First Christmas Parable

The Christmas story is full of surprises.  This year near Bethlehem, a parable occurred to me.  Like many parables, it raises questions.  A question for all you men out there: when’s the last time you were pregnant?  Was it because some woman—who can’t be responsible for her urges—didn’t take proper precautions?  Isn’t this the way God punishes people for having the sexual intercourse he created?  Since God gave you an anatomy just like his, you certainly have priority in the cosmic scheme of things, but this pregnancy of yours—what are you going to do with it?  Oh, and don’t look to Onan for answers to your own urges; God stuck him dead for that kind of thing.  But that troubling “what if”… What if Mary had had a choice?  According to the Good Book she did.  “Be it unto me,” Mary said.  She could’ve said “No.”  Many men in your *ahem* delicate condition did not.  The problem with virginal conceptions is that people will talk.

Many people don’t remember at this time of year that Mary and Joseph were immigrants to Egypt.  Had the Nativity occurred today in these States that follow God’s word, Mary, Joseph, and the baby Jesus would’ve ended up in separate cages.  Wasn’t he born in a cage?  Oh, cave!  That’s definitely an improvement.  One wonders how the Gospel might’ve gone from there.  And what of those annoying buzzing creatures overhead calling for peace on earth?  Shoo!  Trade wars!  Tariffs!  Nuclear threats!  These were the gifts of the three wise men, were they not?  Or perhaps we should get biblical and follow Herod’s mandate.  Killing two-year-old boys isn’t abortion, after all.  After giving birth they’re your problem, not God’s.  You’ve got to get them born—that’s the most important thing.  And since women can’t possibly know what it’s like to be pregnant what are you going to say when they walk out and tell you, “It’s not my problem”?  “Be it unto me,” said Mary.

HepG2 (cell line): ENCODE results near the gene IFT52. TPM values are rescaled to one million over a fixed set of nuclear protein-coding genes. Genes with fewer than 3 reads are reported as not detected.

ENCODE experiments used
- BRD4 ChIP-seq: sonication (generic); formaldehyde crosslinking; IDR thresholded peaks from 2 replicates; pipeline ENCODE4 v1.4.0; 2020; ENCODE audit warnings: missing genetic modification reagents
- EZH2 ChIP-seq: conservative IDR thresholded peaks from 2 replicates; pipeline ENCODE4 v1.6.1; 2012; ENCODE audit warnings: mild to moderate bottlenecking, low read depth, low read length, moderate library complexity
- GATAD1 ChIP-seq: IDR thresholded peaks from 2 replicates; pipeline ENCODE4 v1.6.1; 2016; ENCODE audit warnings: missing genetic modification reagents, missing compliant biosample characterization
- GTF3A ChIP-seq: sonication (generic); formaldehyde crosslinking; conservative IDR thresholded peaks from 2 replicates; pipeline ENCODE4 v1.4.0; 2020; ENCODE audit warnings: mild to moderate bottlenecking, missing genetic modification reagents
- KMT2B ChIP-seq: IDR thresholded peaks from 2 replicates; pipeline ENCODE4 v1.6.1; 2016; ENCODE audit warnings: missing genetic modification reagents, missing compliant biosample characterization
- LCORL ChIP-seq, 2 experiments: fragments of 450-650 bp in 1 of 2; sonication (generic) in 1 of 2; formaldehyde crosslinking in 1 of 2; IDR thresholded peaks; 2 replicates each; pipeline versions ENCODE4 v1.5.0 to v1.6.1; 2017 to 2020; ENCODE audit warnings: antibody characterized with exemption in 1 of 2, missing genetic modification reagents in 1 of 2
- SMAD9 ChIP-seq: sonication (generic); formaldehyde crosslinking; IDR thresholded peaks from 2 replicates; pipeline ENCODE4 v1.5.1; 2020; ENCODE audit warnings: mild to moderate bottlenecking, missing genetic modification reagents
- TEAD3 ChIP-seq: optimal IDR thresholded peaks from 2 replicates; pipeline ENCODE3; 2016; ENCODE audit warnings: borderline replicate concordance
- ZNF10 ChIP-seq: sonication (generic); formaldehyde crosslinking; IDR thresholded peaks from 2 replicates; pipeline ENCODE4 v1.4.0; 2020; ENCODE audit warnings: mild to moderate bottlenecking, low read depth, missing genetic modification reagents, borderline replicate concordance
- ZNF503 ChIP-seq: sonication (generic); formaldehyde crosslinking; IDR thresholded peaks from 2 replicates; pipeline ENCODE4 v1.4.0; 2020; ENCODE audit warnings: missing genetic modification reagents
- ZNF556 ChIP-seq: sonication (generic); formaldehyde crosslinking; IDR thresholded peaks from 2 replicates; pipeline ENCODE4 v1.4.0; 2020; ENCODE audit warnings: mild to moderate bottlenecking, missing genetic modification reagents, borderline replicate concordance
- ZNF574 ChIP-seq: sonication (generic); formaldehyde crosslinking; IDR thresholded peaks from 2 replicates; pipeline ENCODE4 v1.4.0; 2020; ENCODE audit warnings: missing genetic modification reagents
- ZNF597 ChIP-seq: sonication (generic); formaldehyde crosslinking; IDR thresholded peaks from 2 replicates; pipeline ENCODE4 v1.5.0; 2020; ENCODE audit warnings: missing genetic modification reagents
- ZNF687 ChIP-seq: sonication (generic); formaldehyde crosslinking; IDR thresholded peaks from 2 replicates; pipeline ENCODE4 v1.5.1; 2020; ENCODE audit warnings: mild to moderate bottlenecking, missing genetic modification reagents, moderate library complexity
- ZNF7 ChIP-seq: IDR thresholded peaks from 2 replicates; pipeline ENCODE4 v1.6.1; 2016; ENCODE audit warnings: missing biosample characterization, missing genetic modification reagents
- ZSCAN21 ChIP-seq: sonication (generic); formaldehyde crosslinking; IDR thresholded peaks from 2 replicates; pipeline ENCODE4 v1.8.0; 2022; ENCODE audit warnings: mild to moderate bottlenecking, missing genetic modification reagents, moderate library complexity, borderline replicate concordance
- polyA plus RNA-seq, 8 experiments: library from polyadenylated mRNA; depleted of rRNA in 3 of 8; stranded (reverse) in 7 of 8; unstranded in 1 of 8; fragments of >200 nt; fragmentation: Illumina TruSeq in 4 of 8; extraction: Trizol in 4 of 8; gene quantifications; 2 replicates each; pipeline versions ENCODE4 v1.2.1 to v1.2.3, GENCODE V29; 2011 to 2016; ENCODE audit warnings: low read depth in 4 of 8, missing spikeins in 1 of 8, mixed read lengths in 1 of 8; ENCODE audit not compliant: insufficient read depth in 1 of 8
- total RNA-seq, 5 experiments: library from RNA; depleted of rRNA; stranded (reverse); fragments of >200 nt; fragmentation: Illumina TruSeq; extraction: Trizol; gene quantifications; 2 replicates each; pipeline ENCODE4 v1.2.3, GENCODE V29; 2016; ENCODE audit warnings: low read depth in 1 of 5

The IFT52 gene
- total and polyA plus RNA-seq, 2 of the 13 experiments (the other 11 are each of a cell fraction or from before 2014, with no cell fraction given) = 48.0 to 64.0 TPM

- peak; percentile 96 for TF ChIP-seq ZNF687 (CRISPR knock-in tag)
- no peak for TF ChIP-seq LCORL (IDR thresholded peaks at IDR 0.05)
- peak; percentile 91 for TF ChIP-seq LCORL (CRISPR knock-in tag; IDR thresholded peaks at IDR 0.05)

Shepherds, it should be noted, were the poor.  Ironically that first Christmas the good news was first revealed to them.  Herod, half-insane, kept shifting members of his government around.  He had put away his previous wives—perhaps because they made him pregnant—and assassinated all his rivals.  Unless that’s fake news—the old fox was known for that.  So the immigrant family thought it was safe to return after Herod was removed from office.  Jesus grew to espouse the message of love and acceptance—extending it even to foreigners.  The state, believing itself established by divine right, had him put to death.  It’s Christmas, and we’ve seen all this before.  If only those with eyes would see.  But parables, it seems, have gone out of style.

Dawn’s Early

Early to bed, early to rise, and people’ll think you’re weird. At least in my experience. Making an island into the place where hundreds of thousands have to commute to get to work may not’ve involved a great deal of foresight. My bus leaves early, and I don’t argue. On the days when I work from home I still rise early—I’m old enough that constantly shifting schedules is more effort than it’s worth, so I like to greet the sun with coffee in hand and say to it, “what took you so long?” This time of year I like to jog at first light when I don’t have to commute. As I do so, I notice where the lights are on. You get an idea who sleeps in and who doesn’t.